Your Dog Really May Love You, According to Neuroscience

It's one of those dumb arguments I'm sure you've had before: Do pets really bond with their owners? Does your dog genuinely love you in particular, or would he quickly love another who filled his food bowl twice a day and brought home the squeaky toys? Well, score one for emotionally-needy pet owners: Brain scans suggests dogs really may experience love and affection.

In a study from Georgia's Emory University, more than dozen dogs underwent magnetic resonance imaging (MRI) brain scans. Using the MRIs, "we can really begin to understand what a dog is thinking rather than infer it from their behavior," lead researcher Gregory Berns said. When the scientists indicated to dogs that they were about to receive a snack, the same parts of the brain associated with positive emotions in humans lit up in the dogs' brains.

So, okay, dogs like food. How does this show they love us? Berns — author of 2013's How Dogs Love Us: A Neuroscientist and His Adopted Dog Decode the Canine Brain — argues that the similar brain area activation in dogs and humans shows dogs do empathize with human emotions. That seems like a bit of a stretch? Berns plans to take the research further by doing doggie brain scans with treats offered by strangers and machines.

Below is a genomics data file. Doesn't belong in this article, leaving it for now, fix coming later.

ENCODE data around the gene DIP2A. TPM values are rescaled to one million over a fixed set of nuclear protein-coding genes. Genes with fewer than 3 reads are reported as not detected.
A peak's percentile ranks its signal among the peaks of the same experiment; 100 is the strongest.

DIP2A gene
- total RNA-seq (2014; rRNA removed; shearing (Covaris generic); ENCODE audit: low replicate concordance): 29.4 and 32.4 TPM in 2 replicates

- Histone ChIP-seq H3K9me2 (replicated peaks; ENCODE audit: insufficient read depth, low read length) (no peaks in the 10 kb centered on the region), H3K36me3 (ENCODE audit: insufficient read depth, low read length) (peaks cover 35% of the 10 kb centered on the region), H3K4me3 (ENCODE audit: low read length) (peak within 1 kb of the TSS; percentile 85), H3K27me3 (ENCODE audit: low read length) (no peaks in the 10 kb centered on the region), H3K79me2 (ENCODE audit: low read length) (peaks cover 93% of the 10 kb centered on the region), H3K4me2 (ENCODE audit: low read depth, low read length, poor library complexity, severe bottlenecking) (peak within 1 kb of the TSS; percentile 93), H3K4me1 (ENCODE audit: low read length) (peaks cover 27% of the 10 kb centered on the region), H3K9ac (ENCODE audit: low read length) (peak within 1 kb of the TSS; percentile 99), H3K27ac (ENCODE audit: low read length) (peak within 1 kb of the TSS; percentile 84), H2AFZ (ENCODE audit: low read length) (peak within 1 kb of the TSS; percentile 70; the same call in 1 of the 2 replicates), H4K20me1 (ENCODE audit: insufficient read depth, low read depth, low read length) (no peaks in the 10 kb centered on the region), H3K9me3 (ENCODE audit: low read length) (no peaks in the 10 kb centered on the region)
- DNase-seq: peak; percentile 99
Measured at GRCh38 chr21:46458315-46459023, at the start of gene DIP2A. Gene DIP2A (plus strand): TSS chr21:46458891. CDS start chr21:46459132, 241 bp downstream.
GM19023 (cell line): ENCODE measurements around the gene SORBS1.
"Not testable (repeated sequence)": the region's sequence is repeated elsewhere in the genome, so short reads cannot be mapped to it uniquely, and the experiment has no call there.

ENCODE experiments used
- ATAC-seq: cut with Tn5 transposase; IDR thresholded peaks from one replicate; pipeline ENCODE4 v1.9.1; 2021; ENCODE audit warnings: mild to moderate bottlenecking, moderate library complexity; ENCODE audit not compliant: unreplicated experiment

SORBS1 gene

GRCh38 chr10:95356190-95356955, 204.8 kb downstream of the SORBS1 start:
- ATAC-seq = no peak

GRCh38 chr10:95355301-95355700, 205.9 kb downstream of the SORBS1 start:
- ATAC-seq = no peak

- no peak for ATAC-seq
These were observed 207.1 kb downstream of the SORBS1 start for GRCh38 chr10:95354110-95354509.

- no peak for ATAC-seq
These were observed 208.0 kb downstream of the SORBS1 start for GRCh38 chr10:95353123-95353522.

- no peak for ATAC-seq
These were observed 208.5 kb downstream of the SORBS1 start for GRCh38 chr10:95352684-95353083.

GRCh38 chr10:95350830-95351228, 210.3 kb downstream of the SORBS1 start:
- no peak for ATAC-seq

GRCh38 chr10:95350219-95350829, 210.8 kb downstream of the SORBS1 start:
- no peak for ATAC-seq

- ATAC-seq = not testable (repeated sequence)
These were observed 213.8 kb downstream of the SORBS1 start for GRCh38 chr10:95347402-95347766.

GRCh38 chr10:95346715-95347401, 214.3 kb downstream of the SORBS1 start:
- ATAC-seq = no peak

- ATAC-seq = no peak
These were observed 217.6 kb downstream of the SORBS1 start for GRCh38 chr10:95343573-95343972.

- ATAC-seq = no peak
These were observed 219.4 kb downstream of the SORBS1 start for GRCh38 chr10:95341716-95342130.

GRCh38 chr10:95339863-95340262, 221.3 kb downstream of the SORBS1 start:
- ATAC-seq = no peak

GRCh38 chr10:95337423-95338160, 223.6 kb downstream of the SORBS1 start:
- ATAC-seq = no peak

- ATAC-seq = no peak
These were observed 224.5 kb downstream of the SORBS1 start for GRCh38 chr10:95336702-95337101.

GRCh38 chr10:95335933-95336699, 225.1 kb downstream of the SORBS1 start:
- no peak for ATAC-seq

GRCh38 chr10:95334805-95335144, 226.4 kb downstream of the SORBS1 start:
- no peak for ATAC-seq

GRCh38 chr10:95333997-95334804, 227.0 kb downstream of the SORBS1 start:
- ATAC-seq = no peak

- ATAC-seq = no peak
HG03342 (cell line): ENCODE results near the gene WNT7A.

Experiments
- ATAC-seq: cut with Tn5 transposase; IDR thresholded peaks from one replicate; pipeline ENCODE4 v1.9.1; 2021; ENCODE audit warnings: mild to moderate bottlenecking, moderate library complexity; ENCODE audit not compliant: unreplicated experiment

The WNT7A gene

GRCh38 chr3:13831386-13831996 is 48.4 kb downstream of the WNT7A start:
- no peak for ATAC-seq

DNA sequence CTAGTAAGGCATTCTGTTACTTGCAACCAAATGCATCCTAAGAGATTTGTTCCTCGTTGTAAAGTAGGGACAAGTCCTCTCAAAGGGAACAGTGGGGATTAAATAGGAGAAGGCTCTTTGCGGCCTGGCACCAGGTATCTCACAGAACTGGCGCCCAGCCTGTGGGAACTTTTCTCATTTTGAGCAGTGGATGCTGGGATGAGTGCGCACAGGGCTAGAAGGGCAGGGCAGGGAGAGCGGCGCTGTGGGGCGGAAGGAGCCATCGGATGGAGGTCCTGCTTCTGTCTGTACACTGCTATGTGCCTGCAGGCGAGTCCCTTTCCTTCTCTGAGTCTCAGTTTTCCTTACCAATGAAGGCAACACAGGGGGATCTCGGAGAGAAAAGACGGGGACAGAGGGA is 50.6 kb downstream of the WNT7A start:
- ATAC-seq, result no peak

"If, as many scientists have argued in the past, it is all simply about [getting] food for dogs then the reaction in their brains would be the same no matter who or what is offering them the food," he told the Daily Mail. "We hope to show that they love us for things far beyond food, basically the same things that humans love us for, like social comfort and social bonds."

For now, there doesn't seem to be much in the way of information toward Berns' dogs-love-us hypothesis — and it doesn't seem his book holds many clues, either. Here's what one Amazon reviewer wrote about How Dogs Love Us:

The author writes very well, obviously cares about dogs, and can be quite entertaining in writing about them, but I just wasn't that interested in so much explanation of the preparations and methods used to get dogs to cooperate for MRIs. I wanted to read mainly about the supposed findings: how dogs love us and the decoding of their brains. The information on that seemed relatively scant and not all that satisfying, about a long article's worth instead of a whole book's worth. I think this approach will appeal most to those interested in the nuts and bolts of scientific research and training dogs rather than to dog lovers who crave detailed information about their pets' inner worlds.